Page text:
Not in a non-racial context. Again, it's mostly a numbers game.

Anybody still manage to swing a big scholarship from a t14 school simply (not that it's simple to achieve this lol) with a high GPA, great LSAT, good recommendation letters and solid personal statement?


If you have a high GPA and great LSAT by the school's standards, nothing else will really matter. If you're not in the ballpark with either, nothing else will really matter. Softs matter on the margins. So yes, if your GPA and LSAT were high enough, and your recs and PS weren't absolutely awful, you could have an empty resume and still be accepted to a great school.


For example, interning at a think tank sounds much more impressive/interesting and probably was more instructive than interning at a law firm

cl101
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Re: How many of you had relevant work experience pre-LS?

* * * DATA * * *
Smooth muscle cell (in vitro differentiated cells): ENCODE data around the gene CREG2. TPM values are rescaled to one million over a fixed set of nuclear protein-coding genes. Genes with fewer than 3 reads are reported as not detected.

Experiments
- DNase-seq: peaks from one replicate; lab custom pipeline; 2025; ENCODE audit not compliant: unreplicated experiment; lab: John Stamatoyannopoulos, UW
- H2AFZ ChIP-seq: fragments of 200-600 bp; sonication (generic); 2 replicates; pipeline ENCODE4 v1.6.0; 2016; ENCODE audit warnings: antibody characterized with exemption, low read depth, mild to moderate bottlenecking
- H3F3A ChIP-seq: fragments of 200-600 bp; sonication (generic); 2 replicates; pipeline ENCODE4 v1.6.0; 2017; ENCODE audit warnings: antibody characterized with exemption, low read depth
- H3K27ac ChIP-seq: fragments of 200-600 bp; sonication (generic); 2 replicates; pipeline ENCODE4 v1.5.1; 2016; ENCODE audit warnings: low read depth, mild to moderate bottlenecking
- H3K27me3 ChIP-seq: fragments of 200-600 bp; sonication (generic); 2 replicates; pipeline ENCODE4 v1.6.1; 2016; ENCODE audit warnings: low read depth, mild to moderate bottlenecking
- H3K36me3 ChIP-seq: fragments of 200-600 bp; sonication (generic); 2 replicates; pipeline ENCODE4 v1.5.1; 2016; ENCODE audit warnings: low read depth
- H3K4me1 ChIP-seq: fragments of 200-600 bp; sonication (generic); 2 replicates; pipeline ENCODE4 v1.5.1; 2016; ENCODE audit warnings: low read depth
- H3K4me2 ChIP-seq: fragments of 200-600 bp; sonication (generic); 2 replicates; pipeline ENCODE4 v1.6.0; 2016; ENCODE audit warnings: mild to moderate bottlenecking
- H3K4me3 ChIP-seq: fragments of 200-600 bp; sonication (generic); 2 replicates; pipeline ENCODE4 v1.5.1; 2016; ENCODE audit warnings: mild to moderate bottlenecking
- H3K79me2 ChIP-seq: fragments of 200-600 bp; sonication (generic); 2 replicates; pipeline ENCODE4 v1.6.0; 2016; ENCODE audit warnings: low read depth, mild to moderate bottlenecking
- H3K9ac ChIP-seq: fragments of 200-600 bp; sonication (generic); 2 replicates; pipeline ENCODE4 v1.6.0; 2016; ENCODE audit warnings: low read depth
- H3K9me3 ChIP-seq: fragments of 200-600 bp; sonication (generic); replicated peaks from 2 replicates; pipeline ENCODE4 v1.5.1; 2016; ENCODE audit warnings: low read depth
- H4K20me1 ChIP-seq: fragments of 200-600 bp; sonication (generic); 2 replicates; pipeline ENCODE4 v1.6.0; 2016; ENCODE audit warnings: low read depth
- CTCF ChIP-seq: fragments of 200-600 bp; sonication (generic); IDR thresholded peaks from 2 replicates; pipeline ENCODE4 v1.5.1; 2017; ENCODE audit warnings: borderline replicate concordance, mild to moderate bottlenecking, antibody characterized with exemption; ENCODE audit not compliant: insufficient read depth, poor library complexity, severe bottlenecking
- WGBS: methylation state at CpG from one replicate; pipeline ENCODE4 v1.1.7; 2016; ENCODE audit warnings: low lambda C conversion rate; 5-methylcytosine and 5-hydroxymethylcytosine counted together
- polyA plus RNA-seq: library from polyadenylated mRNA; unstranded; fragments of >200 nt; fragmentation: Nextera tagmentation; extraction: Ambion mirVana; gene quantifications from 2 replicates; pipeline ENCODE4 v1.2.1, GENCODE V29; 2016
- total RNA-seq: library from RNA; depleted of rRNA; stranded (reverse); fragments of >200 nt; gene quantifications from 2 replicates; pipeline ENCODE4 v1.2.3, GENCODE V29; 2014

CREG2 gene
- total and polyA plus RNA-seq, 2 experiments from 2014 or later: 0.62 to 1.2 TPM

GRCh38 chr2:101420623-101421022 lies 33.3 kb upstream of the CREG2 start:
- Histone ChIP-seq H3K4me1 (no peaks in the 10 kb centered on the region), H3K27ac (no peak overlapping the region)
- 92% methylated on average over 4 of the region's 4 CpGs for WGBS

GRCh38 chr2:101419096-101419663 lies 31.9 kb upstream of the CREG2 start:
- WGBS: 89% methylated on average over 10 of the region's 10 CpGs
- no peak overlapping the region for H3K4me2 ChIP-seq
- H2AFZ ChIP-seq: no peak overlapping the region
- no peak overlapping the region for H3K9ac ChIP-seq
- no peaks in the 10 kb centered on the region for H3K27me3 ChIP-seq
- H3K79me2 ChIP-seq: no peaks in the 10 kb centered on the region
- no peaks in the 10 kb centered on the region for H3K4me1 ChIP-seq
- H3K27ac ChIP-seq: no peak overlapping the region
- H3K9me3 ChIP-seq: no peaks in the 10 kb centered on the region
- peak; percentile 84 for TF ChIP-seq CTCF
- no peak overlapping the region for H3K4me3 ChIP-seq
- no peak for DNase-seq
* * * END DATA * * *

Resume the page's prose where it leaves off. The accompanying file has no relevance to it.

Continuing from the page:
Postby cl101 » Fri Jul 05, 2013 6:24 pm

Thanks for the insight everyone...I'd say I fall somewhere in between...I've achieved A LOT in the performing arts, and I'm sure most law school applicants haven't gotten anywhere near the level I have, but that being said, I'm not a world-class famous opera singer or something. Sounds like it may give me a bit of a boost if I'm already nearly in the school, but won't be a big factor. I already know GPA and LSAT are what it really comes down to, so I'm just going to make sure I keep my GPA high for the rest of undergrad and prepare well for the exam.